File spoon-archives/bhaskar.archive/bhaskar_2000/bhaskar.0010, message 73

Date: Sun, 15 Oct 2000 11:51:25 +0100
Subject: Re: BHA: categorial necessities?

Dear Nick

I can't see how referring to 1m-4D as 'universally applicable
abstractions' does not commit you to the view, as a realist, that
reality *is* structured in the ways indicated - ontological depth and
polyvalence, holistic causality, etc - and that these are in some sense
fundamental, indicating the basic 'shape' or 'contours' of reality, as
Roy put it in RTS. If so, then you do hold that reality has a
fundamental structure to which our categories in the TD refer (or can
do); and whether we should refer to this as reality's 'categorial
structure' or just its 'fundamental structure' would seem a largely
terminological issue were it not that Roy seems to exploit the notion of
categorial structure to take his system in the direction of idealism and
absolutism as you suggest.


Nick Hostettler <> writes
>Dear Caroline,
>>Caroline New <> writes
>> >Hello all,
>> >Isn't this business of absence being a transcendentally necessary category
>> >part of what was disputed in the CCR conference during Mervyn and Nick's
>> >session on FEW?
>> >
>> >As I understand categories, ABSENCE is transcendentally necessary for
>> >causation and change to be able to occur, but the CATEGORY of absence isn't
>> >necessary at all, since I see that as part of the human, transitive world,
>> >and there was certainly plenty of causation and change in our absence...
>> >i.e. before humans came along.
>> >
>You are quite right in what you say in the second paragraph.
>Two other issues were at stake at Lancaster between ourselves and Roy. The 
>first was whether or not reality has a categorial structure which is 
>captured by the system of categories. The second is whether or not there is 
>a second categorial structure which Roy refers to as 'absolute' and 
>describes the categorial structure of ideal reality and is somehow 
>'fundamentally constitutive' of reality.
>The debate on the first of these would be over the status of the referent 
>of philosophy. Categories do refer to aspects of reality. However, Roy's 
>1M-4D system developed in DPF provides us with a system of internally 
>related categories. This system could not be said to refer to the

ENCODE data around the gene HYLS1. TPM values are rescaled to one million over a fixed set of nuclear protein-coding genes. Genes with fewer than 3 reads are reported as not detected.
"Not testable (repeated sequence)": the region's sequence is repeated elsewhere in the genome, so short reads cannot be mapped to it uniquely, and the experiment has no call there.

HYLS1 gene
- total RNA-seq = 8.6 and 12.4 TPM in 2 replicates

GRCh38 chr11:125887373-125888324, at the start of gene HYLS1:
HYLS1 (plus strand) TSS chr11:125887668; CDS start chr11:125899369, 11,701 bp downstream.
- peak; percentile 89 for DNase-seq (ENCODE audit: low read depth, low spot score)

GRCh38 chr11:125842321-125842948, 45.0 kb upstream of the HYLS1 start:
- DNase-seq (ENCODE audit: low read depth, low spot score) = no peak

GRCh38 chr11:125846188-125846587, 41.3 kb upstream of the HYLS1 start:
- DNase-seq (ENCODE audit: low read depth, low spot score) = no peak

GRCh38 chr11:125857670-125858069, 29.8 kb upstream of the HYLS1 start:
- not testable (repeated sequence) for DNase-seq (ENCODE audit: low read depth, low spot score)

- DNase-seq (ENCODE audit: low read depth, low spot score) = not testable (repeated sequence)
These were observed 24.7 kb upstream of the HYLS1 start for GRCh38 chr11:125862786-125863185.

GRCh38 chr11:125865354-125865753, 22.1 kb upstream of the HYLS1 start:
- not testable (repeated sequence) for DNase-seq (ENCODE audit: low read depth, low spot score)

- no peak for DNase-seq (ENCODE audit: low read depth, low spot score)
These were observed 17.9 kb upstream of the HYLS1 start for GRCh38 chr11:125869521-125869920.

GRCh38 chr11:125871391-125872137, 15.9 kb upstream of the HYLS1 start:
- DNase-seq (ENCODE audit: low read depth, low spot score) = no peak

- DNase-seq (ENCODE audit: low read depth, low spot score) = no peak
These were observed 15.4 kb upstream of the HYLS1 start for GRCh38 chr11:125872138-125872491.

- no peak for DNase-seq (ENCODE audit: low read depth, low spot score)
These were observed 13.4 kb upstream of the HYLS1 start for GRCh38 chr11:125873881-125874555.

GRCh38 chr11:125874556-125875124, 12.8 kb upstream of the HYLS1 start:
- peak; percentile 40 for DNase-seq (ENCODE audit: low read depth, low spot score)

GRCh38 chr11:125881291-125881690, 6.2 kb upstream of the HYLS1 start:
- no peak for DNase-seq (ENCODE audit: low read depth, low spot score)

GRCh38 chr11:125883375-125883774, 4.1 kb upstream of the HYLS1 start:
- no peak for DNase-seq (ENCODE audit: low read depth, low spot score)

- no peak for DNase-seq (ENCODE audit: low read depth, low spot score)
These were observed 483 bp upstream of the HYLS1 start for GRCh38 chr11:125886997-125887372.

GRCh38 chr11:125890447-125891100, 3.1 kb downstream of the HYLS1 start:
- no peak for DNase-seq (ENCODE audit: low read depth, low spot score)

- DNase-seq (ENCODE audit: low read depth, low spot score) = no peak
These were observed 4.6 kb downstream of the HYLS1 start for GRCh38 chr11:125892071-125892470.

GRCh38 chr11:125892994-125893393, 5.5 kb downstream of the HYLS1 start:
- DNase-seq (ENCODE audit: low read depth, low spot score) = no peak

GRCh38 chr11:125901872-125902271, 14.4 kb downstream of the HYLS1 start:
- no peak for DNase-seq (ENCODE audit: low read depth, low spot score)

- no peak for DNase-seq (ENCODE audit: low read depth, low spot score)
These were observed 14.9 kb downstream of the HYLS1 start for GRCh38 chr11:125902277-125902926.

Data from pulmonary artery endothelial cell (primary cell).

>'categorial structure of reality'. Instead, it should be seen as working 
>through the logical implications of universally applicable abstractions. 
>The categorial logic, or grammar, of DPF provides us with a general 
>framework within which we conceptualise substantive realities. We draw on 
>the system whenever we refer to reality. When we depart from this logic or 
>grammar we fall into irrealism.
>If this is right, then the second issue falls by the wayside from the 
>start. If there is no 'categorial structure of reality' then there is no 
>'absolute categorial structure'. If we let this go for the moment the idea 
>of the absolute raises other questions. Most problematic is the idea that 
>this structure of being is 'fundamentally consititutive' to reality. e.g. 
>the structure of the eudaimonistic society is 'fundamentally constitutive' 
>of all social reality. What this idea means is that the structure of a 
>social condition which it is hoped could come about in the future is 
>somehow constitutive of all other social conditions. Roy develops this idea 
>as a way of guaranteeing the possibility that eudaimonia is always and 
>everywhere a possibility. In so doing it by-passes all questions about 
>specific historical conditions of possibility.
>What we see happening in Roy's thought is a progressive expansion of the 
>claims being made on behalf of philosophy. While I'm very keen to 
>acknowledge that philosophy has a genuinely constructive role to play in 
>the development of our knowledge about the world, and to acknowledge Roy's 
>contribution,  I'm also very keen to keep that role within its proper limits.
>Perhaps I should have siad that what the limits of philosophy are is what 
>was really at stake between ourselves and Roy and those who accept the idea 
>in FEW.
>     --- from list ---

Mervyn Hartwig
13 Spenser Road
Herne Hill
London SE24 ONS
United Kingdom
Tel: 020 7 737 2892

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